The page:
Nothing ever felt so right as the first time I put on a bomber jacket. Found the thing for five bucks at a Goodwill -- ratty, beat-up, stained, in need of repair... but you couldn't get me to put it back.
  4. mav

    mav Senior Registered

    Aug 30, 2003
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    My name was Jamie - I died at the Somme.

    About my former me! I'll give the useful details I can -- the problem is, I had a brother Andrew, and there's really a blur between what I picture as my uniform, what I picture as his!

    First things first: My name, I believe, was James (Jamie) -- and we think the surname was Evans -- but Campbell or Cambpell are also possibilities. I had an elder brother Andrew (who incidentally, I have met in this life, but I don't think he knew ) and in my family there seems to have been someone of importance to me called Thomas, and someone called Charles Albert (Charley)--they may be older bothers, uncles, I don't know--maybe even guys I knew in the war. The only James Evans I found on the 1901 census that possibly had a brother Andrew was in Glamorgan -- but I have no feeling at all that I ever lived in Wales. I believe I was born in 1896, putting my age at 20 when I died at the Somme, Andrew would have been, I’m sure 7 or 8 years older.

    I recall a mainly country childhood -- biking/ walking up and down hills, hedged lanes--not close to a railway or many cars. I miss seeing the Harvest being brought in, the community spirit that accompanied it. This is about as much as I can tell you about my home life--except I think it was a farmhouse that I lived in, or similar, and it had a green stair carpet, twisted stairs, with a tiny widow on the first landing where a pot of carnations stood in a bright yellow vase!-- not particularly revealing! I love woods and forests, and the Loch Awe area of Scotland is where I feel at home--I even found the name of a friend on the local war memorial there. I'm pretty sure either Andrew or I wore a Glengarry of the Seaforth Highlanders type, yet I’ve always felt closets to the Argyll and Sutherlands as so far as Scots regiments go.

    I believe it must be Andrew who wore a kilted uniform because when I saw the person he is now, I immediately pictured him in one--one that turns out to be the Forbes Tartan worn by the Liverpool Scots. I also know that someone else wore the kilt of the Seaforths yet I don't feel it was either of us--I always draw 'normal' Tommy uniforms in my war pics--with trousers and puttees, so I think I must have not been a kiltie--I did wonder about Royal Scots because someone mentioned that some of theirs wore trousers, but I don't know how true that is. Mystery number two is that I always pictured a cap badge consisting of a thistle but was told this would only have applied to the London Scottish up to 1809 by one person, though another told me it was for the Scots Reserves--I don't know if this meant for all Scots reserve regt, or just a particular one. If these were only worn until '09 then it must have been Andrew's, and he must have been in the regt before the war --but then where does the Liverpool Scottish kilt come in!!!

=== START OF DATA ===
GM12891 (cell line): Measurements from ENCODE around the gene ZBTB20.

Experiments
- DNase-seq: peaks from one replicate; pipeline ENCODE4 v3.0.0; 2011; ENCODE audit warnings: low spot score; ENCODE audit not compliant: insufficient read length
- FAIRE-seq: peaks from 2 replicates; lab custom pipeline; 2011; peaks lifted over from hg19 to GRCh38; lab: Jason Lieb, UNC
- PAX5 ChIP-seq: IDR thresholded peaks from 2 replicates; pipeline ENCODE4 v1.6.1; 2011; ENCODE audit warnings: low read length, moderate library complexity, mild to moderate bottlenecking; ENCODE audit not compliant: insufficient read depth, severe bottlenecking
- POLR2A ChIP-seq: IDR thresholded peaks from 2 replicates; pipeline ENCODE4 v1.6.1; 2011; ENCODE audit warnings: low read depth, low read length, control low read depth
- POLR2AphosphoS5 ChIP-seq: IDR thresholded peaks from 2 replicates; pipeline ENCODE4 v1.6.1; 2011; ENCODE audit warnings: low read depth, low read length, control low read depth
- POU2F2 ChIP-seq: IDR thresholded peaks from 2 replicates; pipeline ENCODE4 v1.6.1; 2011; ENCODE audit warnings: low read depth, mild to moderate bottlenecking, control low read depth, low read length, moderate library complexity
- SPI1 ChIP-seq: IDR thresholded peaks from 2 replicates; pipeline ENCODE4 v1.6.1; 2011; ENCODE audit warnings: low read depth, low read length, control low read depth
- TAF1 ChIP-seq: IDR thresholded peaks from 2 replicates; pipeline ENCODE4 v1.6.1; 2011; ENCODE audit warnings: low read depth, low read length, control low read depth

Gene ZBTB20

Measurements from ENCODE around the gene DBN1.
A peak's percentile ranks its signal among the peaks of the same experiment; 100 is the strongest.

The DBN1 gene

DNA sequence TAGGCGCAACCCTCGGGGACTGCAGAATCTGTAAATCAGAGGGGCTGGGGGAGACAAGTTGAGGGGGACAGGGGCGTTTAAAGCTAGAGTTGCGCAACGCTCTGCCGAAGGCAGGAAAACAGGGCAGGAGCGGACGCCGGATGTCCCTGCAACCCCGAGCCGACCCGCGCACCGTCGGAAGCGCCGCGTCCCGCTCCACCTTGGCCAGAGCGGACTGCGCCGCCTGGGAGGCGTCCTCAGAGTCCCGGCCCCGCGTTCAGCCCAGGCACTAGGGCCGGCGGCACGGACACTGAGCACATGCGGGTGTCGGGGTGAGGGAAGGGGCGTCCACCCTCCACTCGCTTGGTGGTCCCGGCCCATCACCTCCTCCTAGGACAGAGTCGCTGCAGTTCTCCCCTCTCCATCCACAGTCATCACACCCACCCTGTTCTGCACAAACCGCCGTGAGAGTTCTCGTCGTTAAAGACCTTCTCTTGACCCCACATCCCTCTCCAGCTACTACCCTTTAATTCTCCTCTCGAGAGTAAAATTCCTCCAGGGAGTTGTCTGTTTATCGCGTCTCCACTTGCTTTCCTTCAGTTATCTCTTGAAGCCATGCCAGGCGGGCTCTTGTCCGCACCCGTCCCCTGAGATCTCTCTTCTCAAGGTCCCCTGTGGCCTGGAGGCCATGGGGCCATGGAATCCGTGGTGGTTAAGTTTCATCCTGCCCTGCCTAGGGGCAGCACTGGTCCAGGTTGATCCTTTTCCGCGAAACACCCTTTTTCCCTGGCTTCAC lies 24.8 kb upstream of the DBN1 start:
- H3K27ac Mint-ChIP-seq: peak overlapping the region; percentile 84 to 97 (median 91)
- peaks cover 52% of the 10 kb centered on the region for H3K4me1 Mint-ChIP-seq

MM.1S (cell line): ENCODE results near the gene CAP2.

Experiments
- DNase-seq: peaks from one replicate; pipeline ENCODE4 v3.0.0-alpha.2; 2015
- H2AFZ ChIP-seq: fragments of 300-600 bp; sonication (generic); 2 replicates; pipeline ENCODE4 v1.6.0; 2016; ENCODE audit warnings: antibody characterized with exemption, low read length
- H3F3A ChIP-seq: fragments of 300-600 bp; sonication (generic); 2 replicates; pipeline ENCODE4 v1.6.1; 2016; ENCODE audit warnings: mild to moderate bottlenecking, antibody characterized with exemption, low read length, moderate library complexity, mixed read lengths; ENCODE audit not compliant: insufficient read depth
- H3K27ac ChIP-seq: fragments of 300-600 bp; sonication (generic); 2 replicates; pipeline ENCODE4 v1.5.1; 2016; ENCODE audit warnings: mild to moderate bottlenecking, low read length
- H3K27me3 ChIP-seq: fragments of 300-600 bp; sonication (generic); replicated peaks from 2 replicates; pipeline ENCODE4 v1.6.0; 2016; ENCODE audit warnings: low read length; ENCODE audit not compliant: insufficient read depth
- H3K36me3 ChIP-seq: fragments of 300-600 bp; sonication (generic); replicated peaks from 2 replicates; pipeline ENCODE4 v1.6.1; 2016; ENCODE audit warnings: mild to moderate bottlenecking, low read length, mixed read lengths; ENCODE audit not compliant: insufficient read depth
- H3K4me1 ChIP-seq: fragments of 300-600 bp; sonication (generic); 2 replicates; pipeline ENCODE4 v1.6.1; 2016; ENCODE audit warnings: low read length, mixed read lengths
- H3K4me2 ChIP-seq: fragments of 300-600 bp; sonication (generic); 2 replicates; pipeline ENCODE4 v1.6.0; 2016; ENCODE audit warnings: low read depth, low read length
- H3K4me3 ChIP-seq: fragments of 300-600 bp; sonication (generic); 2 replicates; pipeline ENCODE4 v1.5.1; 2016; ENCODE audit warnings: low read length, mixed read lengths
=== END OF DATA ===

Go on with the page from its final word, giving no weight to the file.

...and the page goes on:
I know I wore a soft service hat, so I must have been in before 1916 but no other cap badges come to mind--I suppose, since a person doesn't look at themselves, it is perhaps likely that I did see Andrew's more than my own. I know or am pretty sure I wasn't a fusilier, that I was not an officer and was in the infantry. I know Andrew was killed in 1915, and I’m pretty sure I wore, or wanted to wear the 'black button one my tunic--I have a feeling I was not allowed. The regiment, I feel more for are the Arg.+Suth (but they're kilted) Black Watch (ditto), Royal Scots (?), Devons, (the Norfolks - but can't think that the hat badge is right), Cameronians, West Kents or Surreys. There is a Canadian regiment that is a possibility but I can't recall it, and I don't think the Jamie they had was killed.

    I know I was killed in 1916, either on the First Day of The Somme or in the lead up to it, I went through Amiens to get there ( I have a good memory of a Cathedral). Courtrai has some importance, and so does the area of Tynecot , my first war poem came in Sancturay wood. I'm pretty sure I was to be on the attack on Mametz- Montauban type of area--whether this was the intention of my regiment for the Somme Offensive opening, or at an earlier date, I don't know. I'd also definitely been to Wipers in Belgium during my service.